The Word Dog [essay] by Steve Schutzman

I wanted to forget the word dog. I started by saying dog outloud again and again, as if it might tear through like a cloth, weak from being remembered too often. I said the word dog until it became meaningless, pure nonsense, a mere sound, but this wasn’t forgetting. It was more like kissing without enjoyment and my mind strayed.

I thought of my laundry and dog seemed to mean laundry. I thought of my landlady and dog seemed to mean landlady. I thought of the sore on my foot and dog seemed to mean I really ought to take a look at the sore on my foot. I remembered that dogs sometimes means feet. This was a setback but I kept on. I thought of the pretty woman down the street and what I might like to do with her.

The word dog could be a noun and it could be a verb. The word dog could even be a full sentence or a question like Why am I sitting here trying to forget the word dog?

The word dog seemed to make me remember my dreams. As I said the word dog I was running on top of the sea alongside a great cruise ship. As I said the word dog I was a guru giving sagely advice.

As I said the word dog I was changing strangers’ flat tires.

I kept on. Various people started popping into my mind, mostly friends I might have slighted or who might have slighted me. I dwelt on their faces and wondered if they ever dwelt on mine.

I kept on saying the word dog. The word dog no longer made me think of the species dog or any of the dogs I’d had in my life. The word dog was humanized, causing me to think of human beings, the inventors of language who eventually want to achieve a purer state of being by turning words into sounds, then nonsense and then nothing.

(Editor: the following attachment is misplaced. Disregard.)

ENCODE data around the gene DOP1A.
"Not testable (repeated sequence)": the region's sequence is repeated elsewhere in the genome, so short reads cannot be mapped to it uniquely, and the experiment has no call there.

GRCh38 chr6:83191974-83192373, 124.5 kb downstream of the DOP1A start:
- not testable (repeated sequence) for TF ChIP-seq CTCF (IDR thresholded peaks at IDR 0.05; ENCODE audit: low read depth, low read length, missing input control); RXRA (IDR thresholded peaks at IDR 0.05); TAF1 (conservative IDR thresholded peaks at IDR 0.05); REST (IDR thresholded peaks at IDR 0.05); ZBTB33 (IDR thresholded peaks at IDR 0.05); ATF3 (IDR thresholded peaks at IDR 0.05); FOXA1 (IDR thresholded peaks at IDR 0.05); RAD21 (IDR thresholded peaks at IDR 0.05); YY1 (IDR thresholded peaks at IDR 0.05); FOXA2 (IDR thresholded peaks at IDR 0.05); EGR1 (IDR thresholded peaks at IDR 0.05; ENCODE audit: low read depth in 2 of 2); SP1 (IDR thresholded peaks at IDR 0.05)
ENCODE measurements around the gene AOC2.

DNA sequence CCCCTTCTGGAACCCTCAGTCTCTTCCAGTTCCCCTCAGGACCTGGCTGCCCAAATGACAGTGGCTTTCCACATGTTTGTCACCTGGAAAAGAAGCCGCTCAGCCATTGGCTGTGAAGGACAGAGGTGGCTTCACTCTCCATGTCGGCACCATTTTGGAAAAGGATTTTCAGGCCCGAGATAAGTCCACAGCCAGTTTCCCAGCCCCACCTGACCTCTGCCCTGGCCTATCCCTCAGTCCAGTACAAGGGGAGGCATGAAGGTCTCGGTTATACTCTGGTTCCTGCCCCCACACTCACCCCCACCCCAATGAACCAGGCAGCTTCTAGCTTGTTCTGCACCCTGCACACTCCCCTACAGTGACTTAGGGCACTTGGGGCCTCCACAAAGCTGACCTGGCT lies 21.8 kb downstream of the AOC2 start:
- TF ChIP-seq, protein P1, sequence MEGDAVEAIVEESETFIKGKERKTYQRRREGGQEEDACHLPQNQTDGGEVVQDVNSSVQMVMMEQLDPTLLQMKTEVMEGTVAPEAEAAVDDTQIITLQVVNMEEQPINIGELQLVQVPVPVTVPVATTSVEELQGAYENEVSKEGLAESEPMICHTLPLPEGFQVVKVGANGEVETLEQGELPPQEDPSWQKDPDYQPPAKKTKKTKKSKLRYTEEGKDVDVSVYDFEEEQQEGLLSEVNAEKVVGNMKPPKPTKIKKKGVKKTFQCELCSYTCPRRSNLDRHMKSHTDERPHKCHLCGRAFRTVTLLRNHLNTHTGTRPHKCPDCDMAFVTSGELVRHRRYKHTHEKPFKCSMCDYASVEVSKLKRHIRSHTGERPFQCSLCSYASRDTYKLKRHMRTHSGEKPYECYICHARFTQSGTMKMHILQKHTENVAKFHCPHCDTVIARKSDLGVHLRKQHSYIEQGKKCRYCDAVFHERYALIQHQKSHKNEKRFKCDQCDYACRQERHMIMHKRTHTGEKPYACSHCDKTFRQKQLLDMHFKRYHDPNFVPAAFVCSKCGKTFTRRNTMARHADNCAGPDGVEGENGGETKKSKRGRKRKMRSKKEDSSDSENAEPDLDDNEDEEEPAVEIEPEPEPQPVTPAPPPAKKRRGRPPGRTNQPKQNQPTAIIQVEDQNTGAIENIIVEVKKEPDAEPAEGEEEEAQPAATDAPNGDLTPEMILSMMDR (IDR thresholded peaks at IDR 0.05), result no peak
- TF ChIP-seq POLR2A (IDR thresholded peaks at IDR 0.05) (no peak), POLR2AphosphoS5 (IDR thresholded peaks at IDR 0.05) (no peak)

It did not help that my dog was next to me on the couch, having gone from alertness at hearing the word dog over and over, to canine concern that he wasn’t understanding me, a worried tilt of his head, a question in his sad, dark eyes, to growing disinterest as I kept at it, to eventually falling sound asleep stretched out on his side. At least the word dog was emptied for my dog instead of filling up like it was for me. My dog was much better at forgetting the word dog than I was but I kept on.

The TV screen was black. The lampposts were on, flinging pins of light toward me through the cold night air. My room seemed big and small at the same time. I remembered as I said the word dog that many of the things I was supposed to do I had left undone that day. I remembered my dead father. I remembered that the word dog was the word god backwards and this was another setback, almost like having to start over from the beginning.

I couldn’t free myself of the word dog by saying the word dog. I couldn’t start over. My dog began to run in his sleep the way dogs do, whimpering, his legs and paws twitching as he lay on his side next to me on the couch. How we resembled each other, filled with ourselves, each according to his kind.

 Image of 1930s Switchboard Operator

[Refer: This essay refers to Renée Ashley’s poem “While Walking to the Beach the Crazy Dog Lady Meets a Pit Bull Named Betty Marion White.”]

Image by Sean Douglass via Flickr Creative Commons

Steve Schutzman has published nine books and dozens of stories, plays, book reviews and articles. Winner of several national writing contests, Schutzman is a six-time recipient of Maryland State Arts Council Individual Artists Grant Awards, and has had more than 30 different plays produced in various theatres around the country. Read more at